Giving Up on the Silver Bullet

My generation must have watched too many 'Lone Ranger' episodes in our youth. I know I watched every week.

My generation must have watched too many "Lone Ranger" episodes in our youth. I know I watched every week. No matter how terrifying the fight became, up galloped the Lone Ranger to save the day just in time. We now imbue technology with the same magical qualities. Week after week, we believe that the next technology solution will fix all the problems left by the last invention.

But in the public sector-and particularly in municipal government-placing faith in the next wave of technology is particularly dangerous. Usually our capital budgets are small, and our operating budgets are thin. New technologies cost a lot of money; the infrastructure almost always needs refurbishing; training demands time that has been allocated to other things. And because virtually no technology is as simple as it appears, confusion reigns following implementation.

When we become frustrated at such business conditions, we start thinking about technology as a pendulum rather than as a silver bullet. Instead of cheering on the next wave, we notice that things have started to swing back to the way they were. But if we can remember the pendulum while planning, we can incorporate what will be needed in the next wave while implementing the current one.

Planning for the "counter-trend" while concentrating on implementing a new technology can mitigate the risks of each advancement.

The client/server trend is a good example of this cycle. Some years ago, the question was: Are you going client/server? This is the ultimate example of a bad technology question. None of the "uninitiated"-that is, our customers-could penetrate the meaning of this simple question, composed entirely of common English words. The question focused completely on a particular technical solution, with absolutely no reference to business interests.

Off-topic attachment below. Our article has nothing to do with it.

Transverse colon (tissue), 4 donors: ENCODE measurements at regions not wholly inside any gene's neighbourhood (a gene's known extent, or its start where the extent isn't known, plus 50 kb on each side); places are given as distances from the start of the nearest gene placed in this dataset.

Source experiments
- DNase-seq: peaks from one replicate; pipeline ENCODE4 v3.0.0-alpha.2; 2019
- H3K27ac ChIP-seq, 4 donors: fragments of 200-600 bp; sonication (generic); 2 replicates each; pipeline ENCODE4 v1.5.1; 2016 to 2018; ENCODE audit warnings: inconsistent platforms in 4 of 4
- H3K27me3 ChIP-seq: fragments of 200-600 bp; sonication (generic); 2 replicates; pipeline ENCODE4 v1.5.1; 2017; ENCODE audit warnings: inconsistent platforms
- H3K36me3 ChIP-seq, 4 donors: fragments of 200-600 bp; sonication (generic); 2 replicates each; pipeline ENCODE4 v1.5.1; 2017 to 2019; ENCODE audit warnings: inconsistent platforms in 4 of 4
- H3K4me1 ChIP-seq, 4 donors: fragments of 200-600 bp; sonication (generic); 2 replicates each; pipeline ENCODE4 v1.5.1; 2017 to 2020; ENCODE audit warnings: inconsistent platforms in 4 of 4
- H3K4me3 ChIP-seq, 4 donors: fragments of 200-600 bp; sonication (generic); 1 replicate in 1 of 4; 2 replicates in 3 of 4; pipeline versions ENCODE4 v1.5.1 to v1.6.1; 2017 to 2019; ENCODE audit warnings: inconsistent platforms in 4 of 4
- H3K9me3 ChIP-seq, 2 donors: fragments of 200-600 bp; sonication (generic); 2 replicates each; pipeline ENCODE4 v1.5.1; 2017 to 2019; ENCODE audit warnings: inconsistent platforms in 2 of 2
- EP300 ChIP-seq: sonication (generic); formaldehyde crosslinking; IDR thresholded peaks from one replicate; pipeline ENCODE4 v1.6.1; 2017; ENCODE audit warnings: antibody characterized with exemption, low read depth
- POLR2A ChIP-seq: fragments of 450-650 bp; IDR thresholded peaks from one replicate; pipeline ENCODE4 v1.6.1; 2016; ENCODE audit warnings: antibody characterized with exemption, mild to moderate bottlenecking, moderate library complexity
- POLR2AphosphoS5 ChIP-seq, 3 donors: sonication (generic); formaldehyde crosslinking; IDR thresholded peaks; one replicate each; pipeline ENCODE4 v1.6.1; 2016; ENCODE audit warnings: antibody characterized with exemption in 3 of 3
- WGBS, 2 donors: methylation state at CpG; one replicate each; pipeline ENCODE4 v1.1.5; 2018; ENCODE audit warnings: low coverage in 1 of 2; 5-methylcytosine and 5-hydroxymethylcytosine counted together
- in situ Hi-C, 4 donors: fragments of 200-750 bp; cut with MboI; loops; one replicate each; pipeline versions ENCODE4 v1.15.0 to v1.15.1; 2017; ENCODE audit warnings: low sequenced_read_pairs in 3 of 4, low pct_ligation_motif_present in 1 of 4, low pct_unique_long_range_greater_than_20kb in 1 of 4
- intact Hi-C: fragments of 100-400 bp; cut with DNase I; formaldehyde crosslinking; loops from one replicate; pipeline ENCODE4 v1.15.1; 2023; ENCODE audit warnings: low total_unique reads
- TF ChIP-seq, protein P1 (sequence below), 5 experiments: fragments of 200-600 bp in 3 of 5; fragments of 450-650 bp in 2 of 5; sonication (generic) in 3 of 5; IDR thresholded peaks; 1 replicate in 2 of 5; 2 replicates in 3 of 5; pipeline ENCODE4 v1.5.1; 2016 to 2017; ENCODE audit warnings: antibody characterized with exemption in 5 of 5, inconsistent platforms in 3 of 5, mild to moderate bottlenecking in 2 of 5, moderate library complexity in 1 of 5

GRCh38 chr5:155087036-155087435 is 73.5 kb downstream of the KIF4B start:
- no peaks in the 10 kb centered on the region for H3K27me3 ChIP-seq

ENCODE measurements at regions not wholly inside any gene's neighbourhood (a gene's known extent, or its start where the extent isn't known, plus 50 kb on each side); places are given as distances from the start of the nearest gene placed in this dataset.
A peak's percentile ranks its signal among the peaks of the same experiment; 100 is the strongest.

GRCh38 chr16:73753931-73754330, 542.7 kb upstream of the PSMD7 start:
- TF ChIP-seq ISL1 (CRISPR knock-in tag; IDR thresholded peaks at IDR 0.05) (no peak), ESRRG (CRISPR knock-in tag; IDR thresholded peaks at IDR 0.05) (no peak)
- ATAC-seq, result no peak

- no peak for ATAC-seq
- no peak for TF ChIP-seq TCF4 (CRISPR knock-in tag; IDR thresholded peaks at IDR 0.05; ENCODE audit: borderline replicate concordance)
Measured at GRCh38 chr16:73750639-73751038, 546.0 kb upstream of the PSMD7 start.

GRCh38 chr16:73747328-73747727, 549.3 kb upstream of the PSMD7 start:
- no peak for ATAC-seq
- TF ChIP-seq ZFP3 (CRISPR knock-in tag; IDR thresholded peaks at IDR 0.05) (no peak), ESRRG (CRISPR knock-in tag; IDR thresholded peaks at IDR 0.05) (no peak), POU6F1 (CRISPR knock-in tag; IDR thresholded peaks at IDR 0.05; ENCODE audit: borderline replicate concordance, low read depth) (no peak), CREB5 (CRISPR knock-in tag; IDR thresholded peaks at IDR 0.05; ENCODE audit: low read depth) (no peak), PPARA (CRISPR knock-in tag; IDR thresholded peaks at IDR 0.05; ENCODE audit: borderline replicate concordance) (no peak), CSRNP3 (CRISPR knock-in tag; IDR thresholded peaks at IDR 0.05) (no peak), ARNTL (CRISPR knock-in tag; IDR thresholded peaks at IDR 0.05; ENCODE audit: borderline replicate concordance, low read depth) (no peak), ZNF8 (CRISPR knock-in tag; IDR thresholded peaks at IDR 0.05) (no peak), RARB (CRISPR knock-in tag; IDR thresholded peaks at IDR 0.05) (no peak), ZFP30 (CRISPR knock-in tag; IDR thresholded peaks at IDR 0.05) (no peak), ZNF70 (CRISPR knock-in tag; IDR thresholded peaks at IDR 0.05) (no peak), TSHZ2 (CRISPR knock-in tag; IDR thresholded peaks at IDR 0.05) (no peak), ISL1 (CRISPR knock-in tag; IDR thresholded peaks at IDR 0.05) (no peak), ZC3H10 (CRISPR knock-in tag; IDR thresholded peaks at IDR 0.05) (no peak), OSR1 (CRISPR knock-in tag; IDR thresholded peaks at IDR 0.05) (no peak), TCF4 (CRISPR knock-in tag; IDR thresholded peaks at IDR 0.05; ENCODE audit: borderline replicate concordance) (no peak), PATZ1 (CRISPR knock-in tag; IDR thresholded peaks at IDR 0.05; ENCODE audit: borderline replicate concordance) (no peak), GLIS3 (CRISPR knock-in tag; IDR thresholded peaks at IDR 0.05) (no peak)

However, client/server did try to address some genuine concerns. Inflexibility had grown up around the mainframes that were then in existence. User acceptance of large systems was diminishing as the use of PCs grew. Better responsiveness was needed in systems development and in data access for improved customer service. Customization was easier through industry-specific point solutions. Costs seemed to be reduced through smaller implementations.

Now client/server technology has lost much of its luster. Who has enough staff and time to take care of all the servers? What's more, middleware costs now exceed the investment in the network itself. And infinite points of failure can make even the youngest technical consultant go gray.

These agonies could not have been avoided, but they could have been eased. In the planning process, the downside-or the "counter-upside"-must be examined.

For example, in the mainframe environment, we applied security; we did backups; we applied changes carefully. Using mainframe disciplines to manage large servers that support several applications will cure many of the headaches caused by integrating multitudes of single-application servers.

What trend are we in now? One of the scariest new technologies is software "objects." Market hype says objects will encourage data sharing, code reuse, smaller components and quicker time to market.

As your organization embarks on software objects or any other technology, ask what made your last technical implementation successful. Think about what in the new technology makes it inherently weak. Those weaknesses and the former strengths give strong clues about the "over-the-horizon" technology.

Our industry is quite good at recognizing cracks and fixing them. But fixing takes time. The improvements will be in the next release, the next product, the next revolution. We can forestall some of the problems by not letting infatuation blind our own good sense.

-- Judith M. Umbach is the executive director for the Year 2000 for the city of Calgary, Alberta, Canada. She can be reached at jumbach@shaw.wave.ca.

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